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  • Jeremy J. Wade

New Reality: Universities of Innovation

A proposal for India’s 20 ‘Institutions of Eminence’

We now know the global economy is in the midst of a fourth industrial revolution. This revolution lies in technologies blurring the boundaries of the physical, biological, and digital worlds, as best exemplified by artificial intelligence, virtual and augmented realities, the Internet of Things (IoT), autonomous vehicles, and drones.

Driven by exponential increases in computing power and the availability of vast amounts of data, these new technologies are changing how business and society function.

These changes have big implications, from entering new frontiers of human potential to exponential rises in wealth and prosperity. But new technology also brings increasing automation, which could leave large swathes of human workers displaced and unprepared for the twists and turns of a new, unfamiliar economy.

Unanswered questions

There are critical and unanswered questions emerging from this technology for Universities. What do these changes mean for education in, and for, the future? Universities, in particular, have a critical role to play in educating and preparing students for what is to come. Are they anticipating the changes ahead? Are they prepared to deliver students the right skill sets and knowledge to adapt to unpredictable economic change?

There is an ongoing debate among top universities about how to respond to the fourth industrial revolution. On one side are leaders advocating radical changes in teaching, reforms to curriculum and a full embrace of the latest technologies. The other side warning that tailoring universities too closely to technological developments would render institutions ‘slaves to industry’.

While it remains unclear how best to address these challenges, it no longer seems feasible to continue forward with education as usual in the face of so much change.

India’s ‘Institutions of Eminence’

Innovation within Indian higher education has long been stifled in the face of high levels of government regulation and oversight. Fortunately, the government has begun to act on calls for change. A new education policy has been crafted to identify India’s top twenty Universities and classify them as ‘Institutes of Eminence.’ This policy has promised both academic and administrative autonomy to these newly recognized Universities with the aim to have them compete with the top-ranked global Universities.

How can these Universities harness this new autonomy to design new courses and departments that reflect the future to come?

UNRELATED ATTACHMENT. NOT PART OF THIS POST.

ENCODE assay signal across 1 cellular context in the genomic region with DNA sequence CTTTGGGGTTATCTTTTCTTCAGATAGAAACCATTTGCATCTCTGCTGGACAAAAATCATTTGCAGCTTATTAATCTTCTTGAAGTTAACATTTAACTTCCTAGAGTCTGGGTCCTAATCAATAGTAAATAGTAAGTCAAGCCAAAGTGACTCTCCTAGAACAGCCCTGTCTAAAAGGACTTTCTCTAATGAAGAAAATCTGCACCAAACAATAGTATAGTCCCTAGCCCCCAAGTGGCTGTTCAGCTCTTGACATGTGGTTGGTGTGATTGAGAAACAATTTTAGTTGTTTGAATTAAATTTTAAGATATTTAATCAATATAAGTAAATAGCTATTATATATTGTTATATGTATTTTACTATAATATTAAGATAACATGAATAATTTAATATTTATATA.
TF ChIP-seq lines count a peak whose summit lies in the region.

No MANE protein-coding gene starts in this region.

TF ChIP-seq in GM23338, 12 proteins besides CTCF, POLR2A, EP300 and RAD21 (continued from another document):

University Innovation labs

Indian universities should work to embrace a spirit of bold experimentation — and operationalize it by creating new, independent innovation labs dedicated to what MIT Media Lab director, Job Ito, calls ‘anti-disciplinary’ research and innovation — which, in his words, means “filling the white space between disciplines”. This approach, similar to corporate R&D units, could give university innovation labs the scope to embrace ideas built for the future and help universities keep pace with the evolution of business, technology, and education.

Innovation labs could take many forms and embrace diverse approaches to the task of innovating for the future. Some might follow the model of Harvard’s i-lab, which focuses on student venture incubation and connecting students from across the university’s schools to broader start-up ecosystems. Others might direct their gaze internally, fostering innovation within the university itself. Still, others might target a particular field of innovation, such as digital media technologies, or concentrate on innovative solutions to serve the university’s surrounding community.

For such university innovation labs to flourish, they will need autonomy and innovative leadership. Positioning them outside the university’s traditional departmental structures will allow them to cross boundaries and draw on knowledge and resources that often get trapped in disciplinary silos. Labs should have the freedom to incubate new and promising ideas, the best of which could become new university initiatives or spin out into independent ventures.

The labs should also be highly collaborative with industry, government, and community and, ideally, follow a model of open innovation and transparency to spur inclusive growth. University labs can find financial sustainability through revenue-generating activities along with a blend of financial support from the host university, government and philanthropic grants or industry sponsorships.

The fourth industrial revolution looks to bring an unprecedented pace of technological innovation. It’s important for universities to engage in these rapid transformations to remain relevant. Just as businesses work to redesign products and services to meet evolving customer demands, Indian universities should redesign themselves to meet the evolving demands of the future, for its students and for society.

This is an updated version of an article featured in the Hindu BusinessLine on Campus on August 14, 2017. See that here.


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